All’s Well That Ends Well

While I was deciding what to write about this play, I came up with a question that probably can’t be answered. Did Elizabethans really do this kind of thing?  All’s Well That Ends Well is another of Shakespeare ‘s  romantic comedies. It is another play where two complete strangers or near complete strangers are thrown together in marriage.

The major problem with play’s romantic elements is that the Count, who is the main male character is forced to marry Helena. The king makes him do it. The Count knows the woman and does not like her because of her lowly station, but after the king lifts her station up, the Count still doesn’t like her. He tells her that he will never sleep with her and then goes off to fight in a war hoping to die instead of being married.

Helena still wants to be married after all of that. She concocts a plot to get the Count back. She goes to where he is fighting and tricks him into having sex and impregnating her. Then she sends word back to his mother that she is dead. The Count returns home to  find out that he’s been duped, but somewhere on the journey from Florence to Paris, he decided he loved Helena after all. And of course once everything is revealed, all’s well that ends well.

I cannot help to think that if Shakespeare lived today and tried publishing this kind of stuff, he’d be a gas station attendant at a BP. The only thing that saves this play is that it is extremely bawdy. There are more sex jokes in this play than in any of the others I’ve read so far. There is constant joking of virginity and how the men ravage it. It is almost ridiculous how many sex jokes there are in this play. We have a clown character as well that does his best to keep things a little raunchy.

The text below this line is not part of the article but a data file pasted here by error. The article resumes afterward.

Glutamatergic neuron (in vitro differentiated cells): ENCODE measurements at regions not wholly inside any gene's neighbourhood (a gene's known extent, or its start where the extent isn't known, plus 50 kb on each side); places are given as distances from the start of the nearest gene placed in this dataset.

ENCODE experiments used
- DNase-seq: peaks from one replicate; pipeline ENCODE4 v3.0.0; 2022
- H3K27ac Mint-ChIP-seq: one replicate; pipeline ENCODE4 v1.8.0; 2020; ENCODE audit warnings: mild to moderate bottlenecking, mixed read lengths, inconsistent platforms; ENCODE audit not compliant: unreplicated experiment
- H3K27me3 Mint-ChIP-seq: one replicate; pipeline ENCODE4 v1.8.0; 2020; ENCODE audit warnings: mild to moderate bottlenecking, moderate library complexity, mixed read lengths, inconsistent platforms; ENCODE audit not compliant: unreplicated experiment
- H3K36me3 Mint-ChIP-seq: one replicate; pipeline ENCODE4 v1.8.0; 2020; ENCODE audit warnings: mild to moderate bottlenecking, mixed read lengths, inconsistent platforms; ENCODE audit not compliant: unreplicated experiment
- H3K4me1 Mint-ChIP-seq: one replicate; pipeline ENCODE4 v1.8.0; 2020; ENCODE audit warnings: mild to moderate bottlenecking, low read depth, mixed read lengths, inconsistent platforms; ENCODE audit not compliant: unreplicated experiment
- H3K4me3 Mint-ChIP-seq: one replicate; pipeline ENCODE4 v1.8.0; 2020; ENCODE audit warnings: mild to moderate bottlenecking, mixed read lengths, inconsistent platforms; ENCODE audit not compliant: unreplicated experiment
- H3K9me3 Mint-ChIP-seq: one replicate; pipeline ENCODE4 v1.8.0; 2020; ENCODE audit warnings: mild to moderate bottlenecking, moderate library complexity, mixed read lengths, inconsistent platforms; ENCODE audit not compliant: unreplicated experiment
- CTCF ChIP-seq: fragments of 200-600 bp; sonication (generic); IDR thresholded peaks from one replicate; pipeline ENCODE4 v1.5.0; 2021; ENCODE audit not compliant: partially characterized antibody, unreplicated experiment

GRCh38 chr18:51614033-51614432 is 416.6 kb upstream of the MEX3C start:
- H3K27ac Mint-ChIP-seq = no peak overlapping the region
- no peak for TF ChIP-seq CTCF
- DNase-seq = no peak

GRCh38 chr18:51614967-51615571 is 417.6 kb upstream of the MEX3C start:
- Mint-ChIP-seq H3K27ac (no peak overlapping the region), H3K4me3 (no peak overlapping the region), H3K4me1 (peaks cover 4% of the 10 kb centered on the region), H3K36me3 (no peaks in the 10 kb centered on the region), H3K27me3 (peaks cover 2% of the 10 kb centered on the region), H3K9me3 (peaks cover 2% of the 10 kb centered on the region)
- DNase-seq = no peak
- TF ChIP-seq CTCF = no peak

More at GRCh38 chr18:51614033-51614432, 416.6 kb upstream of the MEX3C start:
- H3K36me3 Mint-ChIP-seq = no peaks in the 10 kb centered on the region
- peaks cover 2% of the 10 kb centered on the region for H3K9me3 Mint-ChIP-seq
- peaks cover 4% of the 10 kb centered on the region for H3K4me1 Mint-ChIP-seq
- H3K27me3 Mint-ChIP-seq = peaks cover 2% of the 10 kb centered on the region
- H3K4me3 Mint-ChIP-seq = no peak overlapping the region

I’m quickly coming to the belief that for the most part, I don’t like Shakespearean comedies. So far they are too formulaic for my taste. But at least this play didn’t have a woman dressing like a man to trick the love interest.  As they say (many times in this one) all’s well that ends well.

Darkly (and ending well),

Vic Kerry


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Filed under Comedy, Reviews, Romance, Shakespeare

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